Barbados has the reputation - and substantially the reality - of being the natural home of captives with Canadian parents, thanks to long standing tax treaties.

Code of Ethics

Barbados Exempt Insurance Management Association

Members of the Barbados Exempt Insurance Management Association should conduct themselves with the integrity and dignity and act in an ethical manner in their dealings with the public, clients, customers, employers, employees and fellow Association members.

Members of the Barbados Exempt Insurance Management Association should conduct themselves and should encourage others to practise exempt insurance management in a professional and ethical manner that will reflect credit on themselves and the profession.

Exempt insurance managers should act with competence and should strive to maintain and improve their competence and that of others in the profession.

An exempt insurance manager should use proper care and exercise independent professional judgement.

Exempt insurance managers shall comply with all applicable laws, rules, and regulations of any government, governmental agency, and regulatory organisation governing their professional, financial, or business activities.

Exempt insurance managers shall not knowingly participate in, or assist, any acts in violation of any applicable law, rule or regulation of any government, governmental agency, or regulatory organisation governing their professional, financial or business activities.

However, it also has substantially more captives with US parents than Canadian. Another feature of Barbados is that of its current 341 licensed captives, only 208 are active in the sense of writing business on a daily basis.

According to superintendent of insurance, Ian Carrington: "We have a situation where they pay the registration fee but the company does not function actively unless the parent company cannot get the insurance it needs. It is not surprising that this is the case in a soft market. We would naturally expect to see more become active as the market hardens."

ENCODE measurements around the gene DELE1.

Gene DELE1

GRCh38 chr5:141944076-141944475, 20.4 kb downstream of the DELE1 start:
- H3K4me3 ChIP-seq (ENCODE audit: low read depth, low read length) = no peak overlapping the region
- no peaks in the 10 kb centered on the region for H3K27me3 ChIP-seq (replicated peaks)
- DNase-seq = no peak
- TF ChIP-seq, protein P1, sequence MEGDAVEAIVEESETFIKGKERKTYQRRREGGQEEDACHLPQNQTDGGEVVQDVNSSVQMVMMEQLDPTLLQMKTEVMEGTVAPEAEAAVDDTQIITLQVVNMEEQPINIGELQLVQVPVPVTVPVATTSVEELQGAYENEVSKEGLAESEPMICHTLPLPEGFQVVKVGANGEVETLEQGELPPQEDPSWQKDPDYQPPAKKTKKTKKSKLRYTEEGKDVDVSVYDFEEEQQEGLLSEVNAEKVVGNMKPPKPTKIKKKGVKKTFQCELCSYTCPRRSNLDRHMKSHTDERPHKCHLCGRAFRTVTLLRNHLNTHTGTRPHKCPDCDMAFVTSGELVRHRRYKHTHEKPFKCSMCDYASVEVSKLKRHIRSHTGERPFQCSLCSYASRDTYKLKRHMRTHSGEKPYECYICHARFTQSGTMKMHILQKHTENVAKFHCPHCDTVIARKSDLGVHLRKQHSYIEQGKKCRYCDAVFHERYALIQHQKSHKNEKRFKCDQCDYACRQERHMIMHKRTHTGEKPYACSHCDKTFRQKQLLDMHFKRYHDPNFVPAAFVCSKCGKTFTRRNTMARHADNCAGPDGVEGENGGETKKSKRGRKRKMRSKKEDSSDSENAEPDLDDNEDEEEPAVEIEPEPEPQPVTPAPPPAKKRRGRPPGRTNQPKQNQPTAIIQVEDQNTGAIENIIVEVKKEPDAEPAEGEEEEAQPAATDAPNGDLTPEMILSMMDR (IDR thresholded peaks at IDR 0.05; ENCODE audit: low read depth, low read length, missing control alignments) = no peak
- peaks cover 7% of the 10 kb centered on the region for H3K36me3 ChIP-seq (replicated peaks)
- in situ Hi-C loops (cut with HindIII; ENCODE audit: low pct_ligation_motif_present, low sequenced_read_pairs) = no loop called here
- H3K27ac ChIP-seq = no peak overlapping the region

Seventeen new Barbados captives were licensed last year, of which five are Canadian, 11 from the US and one from Germany. Canadian owners have been holding off somewhat in the last year as a result of what Christopher Towner, president of the Barbados Exempt Insurance Management Association (BEIMA), describes as "perceived uncertainty about the Canadian tax treaty".

This uncertainty should by now have been resolved. The Barbados Parliament was debating legislation which will allow captives to register as local companies and, therefore, be subject to Barbados taxation but eligible for foreign currency tax credits, thanks to the nature of their income. As a result, exempt insurance companies who want to pay tax for domestic reasons will be able to do so but at a reduced rate.

According to Mr Towner. "This concession has been available for the last 10 to 12 years for certain types of business activity and is now being broadened to include insurance. It is part of the general convergence philosophy between the local and offshore sectors in Barbados."

He points out that over the last three years Barbados has attracted more companies from the US than from Canada without the tax treaty benefits, which showed that Barbados was seen as an attractive, cost effective domicile in competition with Bermuda, the Cayman Islands and Vermont.

Mr Carrington has indicated that there may be a number of legislative changes affecting captive insurance companies during the current year.

There is growing diversity among the island's captives, according to Mr Towner. More captives writing third party business have been formed in the last few years, there are rent-a-captives and some large reinsurance facilities taking advantage of captive legislation in Barbados, including Sun Life of Canada, Gerling Global and Great Western.

The BEIMA is anxious to see that Barbados is one of the domiciles that continues to grow despite the current state of the commercial market and has significantly increased its membership fees to fund increased promotion. It is a co-sponsor of the 1998 International Alternative Insurance Symposium being held in California in March and is co-ordinating promotion of Barbados in Canada through Canadian RIMS.

About four years ago, it adopted a code of ethics as part of a general effort to set and demonstrate professional standards in the industry.